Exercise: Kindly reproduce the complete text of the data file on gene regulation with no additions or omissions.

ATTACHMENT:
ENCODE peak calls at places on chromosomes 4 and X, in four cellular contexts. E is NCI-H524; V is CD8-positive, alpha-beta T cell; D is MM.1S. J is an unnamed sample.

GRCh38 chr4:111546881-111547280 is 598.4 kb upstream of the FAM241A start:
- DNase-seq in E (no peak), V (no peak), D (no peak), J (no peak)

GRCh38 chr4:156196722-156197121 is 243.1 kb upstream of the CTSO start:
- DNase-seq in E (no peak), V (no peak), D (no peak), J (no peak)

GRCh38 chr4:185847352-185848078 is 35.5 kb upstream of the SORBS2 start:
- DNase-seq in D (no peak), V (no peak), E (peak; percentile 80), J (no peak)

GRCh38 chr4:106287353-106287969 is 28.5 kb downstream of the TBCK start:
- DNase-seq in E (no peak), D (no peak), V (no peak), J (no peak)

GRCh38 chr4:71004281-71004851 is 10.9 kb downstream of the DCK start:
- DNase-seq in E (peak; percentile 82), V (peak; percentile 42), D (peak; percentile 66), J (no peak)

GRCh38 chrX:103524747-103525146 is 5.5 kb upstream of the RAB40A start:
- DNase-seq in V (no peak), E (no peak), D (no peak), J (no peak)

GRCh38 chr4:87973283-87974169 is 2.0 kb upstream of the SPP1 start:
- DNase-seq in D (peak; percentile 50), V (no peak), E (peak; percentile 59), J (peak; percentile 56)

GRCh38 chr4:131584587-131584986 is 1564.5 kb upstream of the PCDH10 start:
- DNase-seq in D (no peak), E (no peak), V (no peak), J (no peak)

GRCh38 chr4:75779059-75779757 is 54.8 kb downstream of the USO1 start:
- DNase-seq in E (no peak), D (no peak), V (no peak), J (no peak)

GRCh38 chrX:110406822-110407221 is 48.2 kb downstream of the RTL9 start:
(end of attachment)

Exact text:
ENCODE peak calls at places on chromosomes 4 and X, in four cellular contexts. E is NCI-H524; V is CD8-positive, alpha-beta T cell; D is MM.1S. J is an unnamed sample.

GRCh38 chr4:111546881-111547280 is 598.4 kb upstream of the FAM241A start:
- DNase-seq in E (no peak), V (no peak), D (no peak), J (no peak)

GRCh38 chr4:156196722-156197121 is 243.1 kb upstream of the CTSO start:
- DNase-seq in E (no peak), V (no peak), D (no peak), J (no peak)

GRCh38 chr4:185847352-185848078 is 35.5 kb upstream of the SORBS2 start:
- DNase-seq in D (no peak), V (no peak), E (peak; percentile 80), J (no peak)

GRCh38 chr4:106287353-106287969 is 28.5 kb downstream of the TBCK start:
- DNase-seq in E (no peak), D (no peak), V (no peak), J (no peak)

GRCh38 chr4:71004281-71004851 is 10.9 kb downstream of the DCK start:
- DNase-seq in E (peak; percentile 82), V (peak; percentile 42), D (peak; percentile 66), J (no peak)

GRCh38 chrX:103524747-103525146 is 5.5 kb upstream of the RAB40A start:
- DNase-seq in V (no peak), E (no peak), D (no peak), J (no peak)

GRCh38 chr4:87973283-87974169 is 2.0 kb upstream of the SPP1 start:
- DNase-seq in D (peak; percentile 50), V (no peak), E (peak; percentile 59), J (peak; percentile 56)

GRCh38 chr4:131584587-131584986 is 1564.5 kb upstream of the PCDH10 start:
- DNase-seq in D (no peak), E (no peak), V (no peak), J (no peak)

GRCh38 chr4:75779059-75779757 is 54.8 kb downstream of the USO1 start:
- DNase-seq in E (no peak), D (no peak), V (no peak), J (no peak)

GRCh38 chrX:110406822-110407221 is 48.2 kb downstream of the RTL9 start: